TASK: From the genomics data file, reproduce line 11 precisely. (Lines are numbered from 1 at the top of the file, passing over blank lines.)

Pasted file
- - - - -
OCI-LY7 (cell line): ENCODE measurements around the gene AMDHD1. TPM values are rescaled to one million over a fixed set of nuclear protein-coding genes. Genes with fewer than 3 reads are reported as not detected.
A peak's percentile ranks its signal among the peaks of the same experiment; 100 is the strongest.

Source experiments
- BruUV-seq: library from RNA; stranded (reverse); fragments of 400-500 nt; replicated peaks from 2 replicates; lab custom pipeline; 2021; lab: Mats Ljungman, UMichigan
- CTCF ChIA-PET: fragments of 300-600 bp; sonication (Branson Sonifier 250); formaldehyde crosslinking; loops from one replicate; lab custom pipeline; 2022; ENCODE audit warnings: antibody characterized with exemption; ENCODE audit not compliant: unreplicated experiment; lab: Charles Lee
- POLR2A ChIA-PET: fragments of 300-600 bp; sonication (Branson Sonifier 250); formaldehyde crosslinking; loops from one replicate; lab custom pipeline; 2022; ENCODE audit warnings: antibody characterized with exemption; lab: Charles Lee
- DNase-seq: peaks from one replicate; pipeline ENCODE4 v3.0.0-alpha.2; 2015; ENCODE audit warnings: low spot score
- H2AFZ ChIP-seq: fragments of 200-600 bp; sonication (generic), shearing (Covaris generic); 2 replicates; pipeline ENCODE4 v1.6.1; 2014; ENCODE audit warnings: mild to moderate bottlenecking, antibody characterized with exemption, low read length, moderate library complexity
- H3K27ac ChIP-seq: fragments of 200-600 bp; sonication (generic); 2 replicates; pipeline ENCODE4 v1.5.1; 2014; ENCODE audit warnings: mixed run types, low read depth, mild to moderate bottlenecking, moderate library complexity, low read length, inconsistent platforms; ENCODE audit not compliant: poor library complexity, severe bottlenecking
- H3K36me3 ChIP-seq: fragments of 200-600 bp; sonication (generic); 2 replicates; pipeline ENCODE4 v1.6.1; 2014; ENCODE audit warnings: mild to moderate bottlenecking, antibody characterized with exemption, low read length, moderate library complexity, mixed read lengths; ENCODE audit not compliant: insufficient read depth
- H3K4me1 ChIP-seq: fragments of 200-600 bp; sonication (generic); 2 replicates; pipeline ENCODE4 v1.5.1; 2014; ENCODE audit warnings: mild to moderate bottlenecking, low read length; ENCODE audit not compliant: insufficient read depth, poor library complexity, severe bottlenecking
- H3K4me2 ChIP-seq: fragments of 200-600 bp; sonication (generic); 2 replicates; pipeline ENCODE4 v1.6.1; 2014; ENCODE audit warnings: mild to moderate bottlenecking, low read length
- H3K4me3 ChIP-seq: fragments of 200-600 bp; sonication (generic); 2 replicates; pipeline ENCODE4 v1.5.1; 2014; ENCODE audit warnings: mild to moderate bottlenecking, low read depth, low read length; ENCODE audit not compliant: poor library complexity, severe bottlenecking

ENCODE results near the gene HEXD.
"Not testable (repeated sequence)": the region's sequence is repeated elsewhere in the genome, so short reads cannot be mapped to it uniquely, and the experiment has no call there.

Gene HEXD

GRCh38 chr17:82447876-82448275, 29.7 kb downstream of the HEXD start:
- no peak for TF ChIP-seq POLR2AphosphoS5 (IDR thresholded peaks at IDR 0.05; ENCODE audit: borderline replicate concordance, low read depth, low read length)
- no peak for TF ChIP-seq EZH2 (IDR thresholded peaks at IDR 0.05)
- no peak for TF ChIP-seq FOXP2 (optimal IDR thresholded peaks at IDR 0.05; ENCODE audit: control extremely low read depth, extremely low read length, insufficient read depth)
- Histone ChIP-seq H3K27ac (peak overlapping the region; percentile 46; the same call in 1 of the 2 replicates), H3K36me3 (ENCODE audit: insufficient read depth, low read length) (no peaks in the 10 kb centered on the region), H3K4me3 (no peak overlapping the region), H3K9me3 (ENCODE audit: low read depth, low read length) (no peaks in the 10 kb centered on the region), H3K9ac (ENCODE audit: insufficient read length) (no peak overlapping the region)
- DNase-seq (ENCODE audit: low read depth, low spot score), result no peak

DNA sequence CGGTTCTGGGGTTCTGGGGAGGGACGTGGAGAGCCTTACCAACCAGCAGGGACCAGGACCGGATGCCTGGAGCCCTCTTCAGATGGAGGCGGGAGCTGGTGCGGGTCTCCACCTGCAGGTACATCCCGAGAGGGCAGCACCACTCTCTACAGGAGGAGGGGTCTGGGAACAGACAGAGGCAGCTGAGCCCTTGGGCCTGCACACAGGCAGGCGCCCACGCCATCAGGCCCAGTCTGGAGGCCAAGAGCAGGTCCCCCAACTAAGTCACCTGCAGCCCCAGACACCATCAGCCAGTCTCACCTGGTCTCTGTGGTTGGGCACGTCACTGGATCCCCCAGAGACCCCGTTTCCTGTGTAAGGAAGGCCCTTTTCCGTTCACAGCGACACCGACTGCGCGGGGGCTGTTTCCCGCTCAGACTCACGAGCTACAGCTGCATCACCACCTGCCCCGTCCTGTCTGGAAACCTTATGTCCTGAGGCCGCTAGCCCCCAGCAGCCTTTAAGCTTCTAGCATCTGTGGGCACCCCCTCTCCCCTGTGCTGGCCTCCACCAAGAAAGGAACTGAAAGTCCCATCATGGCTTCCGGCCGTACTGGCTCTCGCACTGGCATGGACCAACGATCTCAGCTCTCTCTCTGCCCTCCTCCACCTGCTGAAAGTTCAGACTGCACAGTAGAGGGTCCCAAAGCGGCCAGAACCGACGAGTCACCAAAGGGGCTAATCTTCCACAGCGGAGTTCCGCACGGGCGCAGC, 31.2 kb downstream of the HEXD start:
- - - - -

- H3K4me1 ChIP-seq: fragments of 200-600 bp; sonication (generic); 2 replicates; pipeline ENCODE4 v1.5.1; 2014; ENCODE audit warnings: mild to moderate bottlenecking, low read length; ENCODE audit not compliant: insufficient read depth, poor library complexity, severe bottlenecking